The first feeling most American voters will experience on the morning of November 9th, and this sentiment will be shared by people all over the world, will be relief: it’s finally over. It’s been one hell of a long campaign.
An overwhelming majority of Americans are disgusted by the destructive climate of the 2016 presidential race, according to a poll from The New York Times and CBS.
Many say they’ve witnessed the worst campaign in US history, with candidates launching insults and personal attacks in lieu of presenting their ideas, agendas and visions for the future.
The bitter attacks began as soon as the announcements of candidacies had been made – and haven’t ended yet.
It started off badly …
Even in September 2015, comments from Republican insiders showed they had already understood that, with Trump on the ticket, this campaign was not on the right track.
“That bastard is going to make us lose!”; “A misogynistic asshole,” one moans; “A psychopath,” another adds; “Enough already,” another one shouts. “He’s solidly put an anchor around our neck, and we’ll sink because of it,” concludes a Republican from Iowa, as French journalist Philippe Boulet-Gercourt reported.
The venomous remarks were referring to someone that nobody thought would join the race, and who totally blew apart all traditional campaign practices on June 16, 2015, when he called a press conference at Trump Tower to explain why –of course – he would run.
And, he promised, he was going to build a huge wal along the southern border of the country. Why? Because:
When Mexico sends its people, they’re not sending their best. They’re not sending you. They’re not sending you. They’re sending people that have lots of problems, and they’re bringing those problems with us. They’re bringing drugs. They’re bringing crime. They’re rapists.
And it just got worse
Catchy slogans might have sufficed, but Donald Trump chose another path. Initially, he personally insulted the competitors within his own camp, totally and exclusively, in order to secure a primaries victory: “Ben Carson has a pathological temper”; Jeb Bush “is weak”; Marco Rubio is “unloyal”; Chris Christie is “fat”; Ted Cruz is “lying”; Carly Fiorina is “ugly”.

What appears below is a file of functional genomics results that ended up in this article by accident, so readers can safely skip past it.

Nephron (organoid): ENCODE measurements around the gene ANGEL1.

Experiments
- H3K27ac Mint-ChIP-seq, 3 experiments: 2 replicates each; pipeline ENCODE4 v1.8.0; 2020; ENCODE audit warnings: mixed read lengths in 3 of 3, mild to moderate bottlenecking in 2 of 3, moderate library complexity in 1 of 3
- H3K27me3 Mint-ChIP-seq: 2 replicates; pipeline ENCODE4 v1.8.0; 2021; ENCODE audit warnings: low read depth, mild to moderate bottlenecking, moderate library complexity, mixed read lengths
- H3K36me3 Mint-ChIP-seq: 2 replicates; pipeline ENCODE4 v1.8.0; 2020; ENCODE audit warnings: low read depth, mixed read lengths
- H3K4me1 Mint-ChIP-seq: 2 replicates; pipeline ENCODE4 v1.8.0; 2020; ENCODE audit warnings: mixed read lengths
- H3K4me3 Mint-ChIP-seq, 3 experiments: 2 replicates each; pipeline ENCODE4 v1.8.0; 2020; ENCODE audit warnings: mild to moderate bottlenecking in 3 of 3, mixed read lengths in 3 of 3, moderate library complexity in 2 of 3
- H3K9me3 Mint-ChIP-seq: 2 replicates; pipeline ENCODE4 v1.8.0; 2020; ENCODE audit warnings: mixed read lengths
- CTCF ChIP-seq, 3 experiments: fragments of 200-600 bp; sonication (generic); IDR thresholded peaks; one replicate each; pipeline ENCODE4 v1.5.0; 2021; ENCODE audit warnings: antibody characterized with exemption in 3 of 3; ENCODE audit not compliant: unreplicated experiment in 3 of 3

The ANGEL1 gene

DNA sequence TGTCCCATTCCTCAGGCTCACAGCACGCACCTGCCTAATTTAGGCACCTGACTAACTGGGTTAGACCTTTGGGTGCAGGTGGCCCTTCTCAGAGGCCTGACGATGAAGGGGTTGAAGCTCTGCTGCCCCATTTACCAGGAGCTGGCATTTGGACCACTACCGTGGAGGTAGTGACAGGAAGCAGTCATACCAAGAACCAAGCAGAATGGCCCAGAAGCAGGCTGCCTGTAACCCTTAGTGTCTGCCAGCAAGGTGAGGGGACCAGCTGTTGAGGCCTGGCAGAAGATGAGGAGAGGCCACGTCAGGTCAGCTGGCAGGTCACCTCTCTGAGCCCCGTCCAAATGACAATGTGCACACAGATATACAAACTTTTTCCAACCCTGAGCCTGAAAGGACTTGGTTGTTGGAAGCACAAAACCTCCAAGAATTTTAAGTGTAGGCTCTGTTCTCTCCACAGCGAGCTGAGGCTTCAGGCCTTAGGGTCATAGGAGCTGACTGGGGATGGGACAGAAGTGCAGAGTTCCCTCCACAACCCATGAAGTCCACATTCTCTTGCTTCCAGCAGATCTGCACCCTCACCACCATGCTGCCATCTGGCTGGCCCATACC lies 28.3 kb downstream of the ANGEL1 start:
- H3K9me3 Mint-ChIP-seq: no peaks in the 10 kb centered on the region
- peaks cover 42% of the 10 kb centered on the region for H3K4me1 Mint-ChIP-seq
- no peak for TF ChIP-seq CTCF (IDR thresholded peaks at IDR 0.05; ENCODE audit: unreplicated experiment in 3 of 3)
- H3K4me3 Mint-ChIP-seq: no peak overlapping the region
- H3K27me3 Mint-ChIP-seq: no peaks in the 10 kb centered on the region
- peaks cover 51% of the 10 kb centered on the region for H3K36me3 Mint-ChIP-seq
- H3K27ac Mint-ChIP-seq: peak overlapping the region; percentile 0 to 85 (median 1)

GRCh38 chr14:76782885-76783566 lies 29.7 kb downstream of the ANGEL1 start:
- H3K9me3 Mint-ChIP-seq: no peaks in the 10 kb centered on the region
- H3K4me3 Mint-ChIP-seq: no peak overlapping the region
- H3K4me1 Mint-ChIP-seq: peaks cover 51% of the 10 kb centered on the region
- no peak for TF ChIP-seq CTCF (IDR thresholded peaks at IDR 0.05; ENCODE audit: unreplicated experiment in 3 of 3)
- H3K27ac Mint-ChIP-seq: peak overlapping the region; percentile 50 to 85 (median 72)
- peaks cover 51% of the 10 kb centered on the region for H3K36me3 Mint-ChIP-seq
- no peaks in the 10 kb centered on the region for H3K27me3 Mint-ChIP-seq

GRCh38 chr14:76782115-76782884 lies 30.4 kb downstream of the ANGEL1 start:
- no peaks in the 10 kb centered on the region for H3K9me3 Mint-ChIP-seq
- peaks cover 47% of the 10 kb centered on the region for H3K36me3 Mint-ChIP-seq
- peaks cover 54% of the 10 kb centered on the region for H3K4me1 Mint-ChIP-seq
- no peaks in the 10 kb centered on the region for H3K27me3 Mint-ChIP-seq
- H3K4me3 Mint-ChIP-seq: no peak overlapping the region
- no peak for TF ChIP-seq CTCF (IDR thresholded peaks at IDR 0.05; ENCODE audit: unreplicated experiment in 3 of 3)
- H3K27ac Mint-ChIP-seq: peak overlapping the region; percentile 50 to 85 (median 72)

There was this mad rush, with more provocations and more frank language and no filters, no matter the topic. Trump took on the hero status of war prisoners, openly attacking John McCain, the former Republican candidate.
Out with traditional discussion of societal problems such as abortion, gay marriage or capital punishment, in with Trump-generated content. Not being an establishment Republican, the candidate played the boogeyman, using the spectre of terrorism to gather people around him. With the struggle against ISIS as backdrop, he promised to reinstate torture and create a database on the Muslims living in the US.
In the end, he would become obsessed with an astonishing idea: prohibiting entry of all Muslims into the United States, to the dismay of even hard-line? Republicans.
With his misconduct toward women and the disabled showed that in fact Americans were able to countenance many things, leaving behind the same old politics that Trump called “the politically correct one”.
Trump, a New Yorker, read the people’s rejection of Washington well. And it was strong.
A campaign for nothing?
Trump’s campaign could well turn out a total failure. His momentum has made us, now in the final stretch, almost forget that Democrats experienced the same phenomenon in the compelling rise of Bernie Sanders, whose popularity was based on the same mistrust and rejection of politics as normal and the elite class.
The surprising success of the Vermont senator revealed how far this rejection can go. Sanders openly calling himself a Socialist, in a country that waged the Cold War, was no handicap.
Still more astonishing, he captured a large amount of young voters (30 and under), and the female vote.
The view from Europe (hint: it wasn’t good)